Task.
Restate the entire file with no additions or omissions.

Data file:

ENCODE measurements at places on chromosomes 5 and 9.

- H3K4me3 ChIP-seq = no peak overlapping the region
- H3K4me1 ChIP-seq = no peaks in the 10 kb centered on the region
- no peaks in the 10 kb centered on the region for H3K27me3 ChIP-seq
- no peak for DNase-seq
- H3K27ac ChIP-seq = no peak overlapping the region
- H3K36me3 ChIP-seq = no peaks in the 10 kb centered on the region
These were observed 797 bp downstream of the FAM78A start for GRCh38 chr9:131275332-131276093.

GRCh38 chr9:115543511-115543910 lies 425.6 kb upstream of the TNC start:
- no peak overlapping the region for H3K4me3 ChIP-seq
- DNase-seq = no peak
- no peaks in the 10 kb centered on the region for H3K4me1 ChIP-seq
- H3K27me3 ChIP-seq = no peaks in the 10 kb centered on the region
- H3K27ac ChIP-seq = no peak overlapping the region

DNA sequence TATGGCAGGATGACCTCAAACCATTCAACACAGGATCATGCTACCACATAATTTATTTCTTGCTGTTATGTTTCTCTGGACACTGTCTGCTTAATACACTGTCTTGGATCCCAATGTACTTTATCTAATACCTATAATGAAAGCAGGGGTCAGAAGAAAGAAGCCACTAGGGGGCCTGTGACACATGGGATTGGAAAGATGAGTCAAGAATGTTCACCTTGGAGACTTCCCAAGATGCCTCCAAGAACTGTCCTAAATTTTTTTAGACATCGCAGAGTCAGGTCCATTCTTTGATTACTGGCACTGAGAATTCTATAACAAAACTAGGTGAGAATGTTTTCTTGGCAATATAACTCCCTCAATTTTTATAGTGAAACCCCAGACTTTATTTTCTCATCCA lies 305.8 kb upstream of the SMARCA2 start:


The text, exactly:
ENCODE measurements at places on chromosomes 5 and 9.

- H3K4me3 ChIP-seq = no peak overlapping the region
- H3K4me1 ChIP-seq = no peaks in the 10 kb centered on the region
- no peaks in the 10 kb centered on the region for H3K27me3 ChIP-seq
- no peak for DNase-seq
- H3K27ac ChIP-seq = no peak overlapping the region
- H3K36me3 ChIP-seq = no peaks in the 10 kb centered on the region
These were observed 797 bp downstream of the FAM78A start for GRCh38 chr9:131275332-131276093.

GRCh38 chr9:115543511-115543910 lies 425.6 kb upstream of the TNC start:
- no peak overlapping the region for H3K4me3 ChIP-seq
- DNase-seq = no peak
- no peaks in the 10 kb centered on the region for H3K4me1 ChIP-seq
- H3K27me3 ChIP-seq = no peaks in the 10 kb centered on the region
- H3K27ac ChIP-seq = no peak overlapping the region

DNA sequence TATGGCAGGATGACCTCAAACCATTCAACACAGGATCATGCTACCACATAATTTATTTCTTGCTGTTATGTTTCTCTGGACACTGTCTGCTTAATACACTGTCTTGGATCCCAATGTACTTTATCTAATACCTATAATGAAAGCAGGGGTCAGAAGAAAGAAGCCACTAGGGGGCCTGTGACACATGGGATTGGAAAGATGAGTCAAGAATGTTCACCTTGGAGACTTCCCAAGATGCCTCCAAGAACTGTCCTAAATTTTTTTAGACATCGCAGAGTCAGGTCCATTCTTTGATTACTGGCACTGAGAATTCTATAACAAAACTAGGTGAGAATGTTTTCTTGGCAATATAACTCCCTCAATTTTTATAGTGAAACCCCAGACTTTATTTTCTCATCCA lies 305.8 kb upstream of the SMARCA2 start: